A Connecticut man was charged with stealing more than $350,000 worth of human skin. “To take this into the criminal arena,” said his lawyer, “is a bit draconian.”[30] A vampire grave was reportedly unearthed in the Polish town of Kamien Pomorski, and the Lancaster, Pennsylvania, Intelligencer Journal apologized to readers for publishing a profile of a witch who was later revealed to have been arrested for prostitution. “Everyone,” said the witch to the reporter, “is born with psychic abilities.”[31][32][33] A Ukrainian TV personality punched Brad Pitt in the face at the Hollywood premiere of Maleficent.[34] The surviving Beastie Boys testified against Monster.[35] The actor Macaulay Culkin’s band, The Pizza Underground, was booed offstage in Nottingham, and doctors reported stimulating a passion for the music of Johnny Cash in a 60-year-old Dutchman. “It has a certain rhythm,” said a neurosurgeon.[36][37] NASA scientists confirmed the value of the Love number, which measures the stiffness of the moon, and revealed that the lunar surface bulges in concert with the motion of the earth.[38] A Cornish man was sentenced to five years in prison for threatening to kill a family who tried to stop him from entering their farm and rolling around naked in cow dung, and a male pheasant accused of terrorizing visitors to Wood Farm in Hail Weston found a mate. “I sincerely hope he will settle down now,” said the farm’s owner. “As long as he’s not henpecked.”[39]


Sign up and get the Weekly Review delivered to your inbox every Tuesday morning.

Share
Single Page

More from Jeremy Keehn:

Weekly Review September 23, 2014, 8:00 am

Weekly Review

Scotland rejects independence, Sierra Leone issues a three-day lockdown, and Iran lashes its citizens for doing a “Happy” dance

Weekly Review September 9, 2014, 8:00 am

Weekly Review

ISIL murders journalist Steven Sotloff; Satan in Moscow and Detroit; and Florida police play Cherries Waffles Tennis

Weekly Review August 5, 2014, 8:00 am

Weekly Review

Alternating shelter bombings and ceasefires in Gaza; a do-nothing Congress whimpers feebly into recess; and India hires a troupe of black-faced-langur imitators

Get access to 165 years of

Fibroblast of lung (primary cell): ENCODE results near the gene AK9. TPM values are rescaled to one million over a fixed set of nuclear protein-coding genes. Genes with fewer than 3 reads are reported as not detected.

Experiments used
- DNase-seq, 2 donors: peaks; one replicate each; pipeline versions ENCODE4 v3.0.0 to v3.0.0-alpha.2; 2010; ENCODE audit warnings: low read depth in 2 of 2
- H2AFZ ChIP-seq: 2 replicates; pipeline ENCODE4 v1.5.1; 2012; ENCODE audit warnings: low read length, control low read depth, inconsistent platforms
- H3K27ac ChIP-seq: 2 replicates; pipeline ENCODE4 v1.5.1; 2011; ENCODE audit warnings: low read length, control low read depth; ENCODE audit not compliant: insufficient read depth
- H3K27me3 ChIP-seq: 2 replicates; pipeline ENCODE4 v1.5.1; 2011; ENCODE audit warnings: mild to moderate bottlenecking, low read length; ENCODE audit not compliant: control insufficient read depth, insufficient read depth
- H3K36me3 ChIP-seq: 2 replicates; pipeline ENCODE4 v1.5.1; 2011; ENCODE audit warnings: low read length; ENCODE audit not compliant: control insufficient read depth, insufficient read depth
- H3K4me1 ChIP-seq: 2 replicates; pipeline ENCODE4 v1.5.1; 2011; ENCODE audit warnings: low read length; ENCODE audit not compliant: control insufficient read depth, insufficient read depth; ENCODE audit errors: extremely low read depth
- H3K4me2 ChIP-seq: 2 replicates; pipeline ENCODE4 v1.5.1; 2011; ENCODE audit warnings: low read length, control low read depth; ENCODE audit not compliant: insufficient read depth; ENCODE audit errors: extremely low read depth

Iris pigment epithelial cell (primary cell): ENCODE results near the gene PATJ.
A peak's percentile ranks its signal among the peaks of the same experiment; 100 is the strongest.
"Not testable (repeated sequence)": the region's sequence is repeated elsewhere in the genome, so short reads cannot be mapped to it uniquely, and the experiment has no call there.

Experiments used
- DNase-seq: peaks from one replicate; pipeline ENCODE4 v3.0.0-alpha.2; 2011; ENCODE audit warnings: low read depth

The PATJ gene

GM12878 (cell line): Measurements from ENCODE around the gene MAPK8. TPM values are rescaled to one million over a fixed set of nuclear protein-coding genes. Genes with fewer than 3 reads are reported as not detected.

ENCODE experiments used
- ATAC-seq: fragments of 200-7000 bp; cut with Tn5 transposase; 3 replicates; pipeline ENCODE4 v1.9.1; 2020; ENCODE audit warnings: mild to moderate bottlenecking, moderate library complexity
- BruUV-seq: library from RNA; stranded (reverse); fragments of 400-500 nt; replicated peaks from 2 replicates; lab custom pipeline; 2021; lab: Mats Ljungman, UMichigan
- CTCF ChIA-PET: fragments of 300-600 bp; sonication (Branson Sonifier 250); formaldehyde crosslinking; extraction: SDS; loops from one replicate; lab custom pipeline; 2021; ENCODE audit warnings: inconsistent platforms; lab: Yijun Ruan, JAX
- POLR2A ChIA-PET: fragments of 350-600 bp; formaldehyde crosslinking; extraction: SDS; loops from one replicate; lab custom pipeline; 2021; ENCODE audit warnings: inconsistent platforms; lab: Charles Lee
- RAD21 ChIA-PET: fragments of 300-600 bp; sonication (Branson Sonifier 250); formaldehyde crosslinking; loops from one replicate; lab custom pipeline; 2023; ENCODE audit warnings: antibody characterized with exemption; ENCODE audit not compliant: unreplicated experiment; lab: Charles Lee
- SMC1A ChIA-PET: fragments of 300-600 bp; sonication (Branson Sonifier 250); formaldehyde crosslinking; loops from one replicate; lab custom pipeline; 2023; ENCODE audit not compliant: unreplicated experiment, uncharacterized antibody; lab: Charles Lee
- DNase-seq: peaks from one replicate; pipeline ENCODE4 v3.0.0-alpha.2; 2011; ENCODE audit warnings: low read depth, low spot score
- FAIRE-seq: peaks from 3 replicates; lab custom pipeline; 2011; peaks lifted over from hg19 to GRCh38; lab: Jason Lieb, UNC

Harper’s for only $45.99

United States Canada

CATEGORIES

THE CURRENT ISSUE

March 2016

Save Our Public Universities

= Subscribers only.
Sign in here.
Subscribe here.

The Rogue Agency

= Subscribers only.
Sign in here.
Subscribe here.

Mad Magazines

= Subscribers only.
Sign in here.
Subscribe here.

Killer Bunny in the Sky

= Subscribers only.
Sign in here.
Subscribe here.

Bird in a Cage

= Subscribers only.
Sign in here.
Subscribe here.

The Hidden Rivers of Brooklyn

= Subscribers only.
Sign in here.
Subscribe here.

view Table Content

FEATURED ON HARPERS.ORG

Article
Save Our Public Universities·

= Subscribers only.
Sign in here.
Subscribe here.

“Whether and how we educate people is still a direct reflection of the degree of freedom we expect them to have, or want them to have.”
Photograph (crop) by Thomas Allen
Article
New Movies·

= Subscribers only.
Sign in here.
Subscribe here.

The Force Awakens criticizes American imperialism while also celebrating the revolutionary spirit that founded this country. When the movie needs to bridge the two points of view, it shifts to aerial combat, a default setting that mirrors the war on terror all too well.”
Still © Lucasfilm
Article
Isn’t It Romantic?·

= Subscribers only.
Sign in here.
Subscribe here.

“He had paid for much of her schooling, something he cannot help but mention, since the aftermath of any failed relationship brings an ungenerous and impossible impulse to claw back one’s misspent resources.”
Illustration by Shonagh Rae
Article
The Trouble with Iowa·

= Subscribers only.
Sign in here.
Subscribe here.

“It seems to defy reason that this anachronistic farm state — a demographic outlier, with no major cities and just 3 million people, nine out of ten of them white — should play such an outsized role in American politics.”
Photograph (detail) © Justin Sullivan/Getty Images
Article
Rule, Britannica·

= Subscribers only.
Sign in here.
Subscribe here.

“This is the strange magic of an arrangement of all the world’s knowledge in alphabetical order: any search for anything passes through things that have nothing in common with it but an initial letter.”
Artwork by Brian Dettmer. Courtesy the artist and P.P.O.W., New York City.

Number of people who attended the World Grits Festival, held in St. George, South Carolina, last spring:

60,000

The brown bears of Greece continued chewing through telephone poles.

In Peru, a 51-year-old activist became the first former sex worker to run for the national legislature. “I’m going to put order,” she said, “in that big brothel which is Congress.”

Subscribe to the Weekly Review newsletter. Don’t worry, we won’t sell your email address!

HARPER’S FINEST

Two Christmas Mornings of the Great War

By

Civilization masks us with a screen, from ourselves and from one another, with thin depth of unreality. We habitually live — do we not? — in a world self-created, half established, of false values arbitrarily upheld, largely inspired by misconception, misapprehension, wrong perspective, and defective proportion, misapplication.

Subscribe Today